Copper prices rose on Friday and were on track for their biggest weekly growth since late July after data from top metals consumer China showed signs of a stabilising economy.
Three-month copper on the London Metal Exchange (LME) was up 0.1% at $8,425 per metric ton in open-outcry trading after touching its highest since Sept. 4 at $8,507.50.
China's factory output and retail sales grew at a faster pace in August, though tumbling investment in the crisis-hit property sector threatens to undercut a flurry of support measures.
"The figures are likely to have a net positive effect on base metals prices given that they should further allay fears that the momentum of growth in China, the largest consumer, could continue to slow," Commerzbank analyst Thu Lan Nguyen said in a note.
"That said, no pronounced price rally can be expected until the real estate market shows clearer signs of recovering."
The economic data helped the yuan to strengthen against its U.S. counterpart, making dollar-priced metals more attractive for Chinese buyers.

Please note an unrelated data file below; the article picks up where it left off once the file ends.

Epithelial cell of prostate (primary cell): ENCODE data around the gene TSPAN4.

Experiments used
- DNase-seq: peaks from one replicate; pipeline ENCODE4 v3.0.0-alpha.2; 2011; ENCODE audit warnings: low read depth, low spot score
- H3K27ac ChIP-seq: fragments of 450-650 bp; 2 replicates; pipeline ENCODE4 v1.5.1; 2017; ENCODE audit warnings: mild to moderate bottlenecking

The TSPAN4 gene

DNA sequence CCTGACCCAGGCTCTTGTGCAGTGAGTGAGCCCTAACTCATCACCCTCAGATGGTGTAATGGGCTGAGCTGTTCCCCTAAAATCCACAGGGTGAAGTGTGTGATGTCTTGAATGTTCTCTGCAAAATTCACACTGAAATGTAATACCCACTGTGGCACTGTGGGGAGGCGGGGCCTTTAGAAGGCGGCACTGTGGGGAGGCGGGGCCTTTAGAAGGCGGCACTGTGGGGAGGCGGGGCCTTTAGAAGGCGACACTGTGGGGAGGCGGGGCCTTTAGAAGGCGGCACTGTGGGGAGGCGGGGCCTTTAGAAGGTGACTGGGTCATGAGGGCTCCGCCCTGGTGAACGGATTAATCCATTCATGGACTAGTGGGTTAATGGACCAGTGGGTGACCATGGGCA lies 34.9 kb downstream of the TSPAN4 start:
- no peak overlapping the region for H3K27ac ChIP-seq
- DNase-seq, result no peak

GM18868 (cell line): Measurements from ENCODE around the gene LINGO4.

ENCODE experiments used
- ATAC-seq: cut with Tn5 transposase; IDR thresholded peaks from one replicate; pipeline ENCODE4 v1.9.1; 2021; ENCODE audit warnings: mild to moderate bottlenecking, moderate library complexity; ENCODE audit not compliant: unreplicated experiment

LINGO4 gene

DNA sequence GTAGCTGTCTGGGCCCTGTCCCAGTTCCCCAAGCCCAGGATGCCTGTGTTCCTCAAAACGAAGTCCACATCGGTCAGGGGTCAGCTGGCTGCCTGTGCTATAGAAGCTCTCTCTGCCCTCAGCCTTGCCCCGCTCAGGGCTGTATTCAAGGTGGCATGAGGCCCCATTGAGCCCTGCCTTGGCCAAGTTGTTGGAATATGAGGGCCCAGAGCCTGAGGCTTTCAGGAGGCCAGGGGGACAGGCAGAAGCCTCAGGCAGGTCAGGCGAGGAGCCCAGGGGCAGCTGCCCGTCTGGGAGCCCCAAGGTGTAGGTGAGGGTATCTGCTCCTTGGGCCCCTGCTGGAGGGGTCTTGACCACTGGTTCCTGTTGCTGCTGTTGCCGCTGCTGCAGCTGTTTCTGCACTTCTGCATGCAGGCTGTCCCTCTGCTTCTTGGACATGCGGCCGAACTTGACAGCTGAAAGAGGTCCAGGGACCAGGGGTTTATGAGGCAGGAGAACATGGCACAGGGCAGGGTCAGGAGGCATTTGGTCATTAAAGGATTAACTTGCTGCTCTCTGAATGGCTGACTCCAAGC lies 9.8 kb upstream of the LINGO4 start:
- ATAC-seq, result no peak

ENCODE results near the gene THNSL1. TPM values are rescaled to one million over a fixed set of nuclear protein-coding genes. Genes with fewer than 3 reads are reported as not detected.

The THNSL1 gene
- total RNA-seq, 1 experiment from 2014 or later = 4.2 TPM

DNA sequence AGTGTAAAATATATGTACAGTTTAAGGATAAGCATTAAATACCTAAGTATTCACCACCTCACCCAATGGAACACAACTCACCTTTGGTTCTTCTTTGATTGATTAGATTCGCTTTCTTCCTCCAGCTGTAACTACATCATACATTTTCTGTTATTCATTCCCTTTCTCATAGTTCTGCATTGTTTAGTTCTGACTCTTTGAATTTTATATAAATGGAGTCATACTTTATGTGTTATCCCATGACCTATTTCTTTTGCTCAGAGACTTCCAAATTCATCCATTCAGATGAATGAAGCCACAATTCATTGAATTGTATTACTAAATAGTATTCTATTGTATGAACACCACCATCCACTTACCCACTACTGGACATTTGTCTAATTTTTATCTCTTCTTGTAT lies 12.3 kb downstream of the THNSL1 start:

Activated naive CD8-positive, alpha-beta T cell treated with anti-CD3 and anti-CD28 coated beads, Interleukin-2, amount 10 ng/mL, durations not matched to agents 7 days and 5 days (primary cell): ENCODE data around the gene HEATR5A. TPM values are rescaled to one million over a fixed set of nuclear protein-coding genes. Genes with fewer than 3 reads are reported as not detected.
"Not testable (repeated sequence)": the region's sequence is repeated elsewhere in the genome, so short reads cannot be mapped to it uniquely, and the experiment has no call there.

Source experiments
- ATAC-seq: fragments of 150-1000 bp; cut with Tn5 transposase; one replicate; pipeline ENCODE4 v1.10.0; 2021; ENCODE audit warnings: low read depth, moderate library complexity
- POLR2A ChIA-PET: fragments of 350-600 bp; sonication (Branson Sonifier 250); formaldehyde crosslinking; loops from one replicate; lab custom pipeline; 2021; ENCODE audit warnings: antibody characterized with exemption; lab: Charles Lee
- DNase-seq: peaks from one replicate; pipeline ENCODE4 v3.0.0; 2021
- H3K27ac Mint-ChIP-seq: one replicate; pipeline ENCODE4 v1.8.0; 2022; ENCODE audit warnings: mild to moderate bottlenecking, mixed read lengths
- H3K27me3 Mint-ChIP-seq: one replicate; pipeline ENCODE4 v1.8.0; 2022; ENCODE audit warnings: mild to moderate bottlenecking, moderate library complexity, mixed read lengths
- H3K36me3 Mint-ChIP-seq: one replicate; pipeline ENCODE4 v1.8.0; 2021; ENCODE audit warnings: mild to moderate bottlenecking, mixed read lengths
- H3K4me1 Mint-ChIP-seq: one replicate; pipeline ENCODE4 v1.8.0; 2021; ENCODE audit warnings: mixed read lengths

The dollar was slightly weaker after hitting its six-month high on Thursday.
In the US, the United Auto Workers union began simultaneous strikes at three factories owned by General Motors, Ford and Chrysler-owner Stellantis, kicking off the most ambitious U.S. industrial labour action in decades.
Copper inventories in warehouses monitored by the Shanghai Futures Exchange have been rising for a month and this week reached their highest since late July.
Copper stocks in LME-registered warehouses are at their highest since October 2022 after sharp growth over the July-September period.
The discount for near-term delivery versus the LME three-month copper contract rose, indicating plentiful immediate supply. It closed at a one-month highof $45.25 a ton on Thursday, compared with $4.50 on Sept. 5.
LME aluminium dropped 1.3% to $2,196 a ton after China's monthly production reached record high in August. Tin slipped 1% to $25,625, zinc dropped 0.4% to $2,561, lead was unchanged at $2,245 and nickel lost 1.7% to $20,000.
(Reporting by Julian Luk in London Editing by Shilpi Majumdar and David Goodman )